Mossaad, the company’s CEO, describes Flextock as a tech-enabled fulfillment provider. When merchants sign up to the platform, they send their products to one of the company’s fulfillment centers. Flextock takes the whole catalog and tags the products for tracking purposes. Then, integration is made between Flextock and any online store they use, be it Shopify, WooCommerce, Wix and Odoo, among others

As orders are made, Flextock packages and ships the products from the fulfillment center to the customers. Flextock doesn’t own any delivery vehicles, so to achieve this, the company partners with existing logistics companies in Egypt. This model has helped the startup to create a marketplace for different last-mile delivery companies in the country.

Image Credits: Flextock

There’s also a dashboard for these merchants to track each order, get more visibility into their shipping process and know how well their products sell.

Flextock makes money on a per-order basis. That means the merchants on the platform pay a flat fee that changes with respect to the volume of products moved.

Mossaad says that since the company beta launched in January with more than 20 businesses, it has been growing 50% week on week. It has also completed over 300,000 orders across 28 cities in the country.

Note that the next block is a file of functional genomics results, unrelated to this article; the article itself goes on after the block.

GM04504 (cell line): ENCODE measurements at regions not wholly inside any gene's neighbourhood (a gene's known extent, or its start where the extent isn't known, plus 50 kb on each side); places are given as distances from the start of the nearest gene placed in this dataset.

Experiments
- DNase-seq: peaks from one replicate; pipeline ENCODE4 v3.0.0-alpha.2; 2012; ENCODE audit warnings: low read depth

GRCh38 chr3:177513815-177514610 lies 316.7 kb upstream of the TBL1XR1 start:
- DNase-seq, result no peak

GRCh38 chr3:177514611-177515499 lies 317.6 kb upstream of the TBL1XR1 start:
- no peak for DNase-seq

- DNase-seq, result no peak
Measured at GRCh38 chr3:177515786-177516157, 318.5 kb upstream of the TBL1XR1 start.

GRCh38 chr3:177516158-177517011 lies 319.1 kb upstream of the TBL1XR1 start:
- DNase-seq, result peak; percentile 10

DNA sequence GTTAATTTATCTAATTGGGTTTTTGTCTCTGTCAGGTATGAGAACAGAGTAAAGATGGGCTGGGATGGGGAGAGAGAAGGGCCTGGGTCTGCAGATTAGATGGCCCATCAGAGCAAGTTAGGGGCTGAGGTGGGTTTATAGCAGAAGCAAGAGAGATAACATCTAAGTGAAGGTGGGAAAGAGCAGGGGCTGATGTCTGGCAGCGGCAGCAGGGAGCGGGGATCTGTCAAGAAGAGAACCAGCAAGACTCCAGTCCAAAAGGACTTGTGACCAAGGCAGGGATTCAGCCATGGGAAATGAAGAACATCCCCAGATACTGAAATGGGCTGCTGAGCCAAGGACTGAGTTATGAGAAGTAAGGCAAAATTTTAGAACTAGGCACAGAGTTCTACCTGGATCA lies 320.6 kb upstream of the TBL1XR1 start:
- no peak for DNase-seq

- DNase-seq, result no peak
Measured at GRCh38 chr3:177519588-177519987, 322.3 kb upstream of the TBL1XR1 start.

According to the CEO, Flextock is the first end-to-end fulfillment service in Egypt. And in a market that will likely see more competition in the next couple of years, Mossaad thinks Flextock has the opportunity to become the market leader.

Behind this rationale is that the six-month-old startup is backed by Y Combinator and has also raised $850,000 which is just the first part of its million-dollar pre-seed round that will close sometime this year.

“We were able to very quickly get the acceptance of YC given the size of the opportunity we are focused on. We believe that commerce is expected to change in the Middle East and Africa, and Flextock is going to be at the forefront of powering this next generation of commerce,” he said.

The founders combine a wealth of corporate experience and a strong track record of scaling tech startups in the MENA region.

L-R: Mohamed Mossaad (CEO) and Enas Siam (COO)

Siam started her career managing supply operations at Nestle across the Middle East and North Africa. Later, she became the General Manager of Careem Bus, a mass-transit service and Uber subsidiary, where she helped build the product from scratch and grew it to 150,000 monthly rides in a year.

Mossaad, on the other hand, has worked on multiple turnarounds across different African countries during his time at Bain & Company. He joined Egyptian online food delivery platform, Elmenus, as Chief Strategy Officer. He helped scale the company’s revenues 5x in less than a year and was instrumental to its $8 million Series B round.

The CEO says Flextock has its sights on other African and Middle Eastern markets — specifically Saudi Arabia — and the plan is to provide its services to over 1 million businesses in these regions over the next decade.

“We are on a mission to enable more than 1 million merchants in Africa and the Middle East to sell online without carrying out the hassle of running their own operations. We are well-positioned to do that, and hopefully, we will be able to achieve that in a record time.”

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China’s cosmetics startup Yatsen to buy 35-year-old skincare brand Eve Lom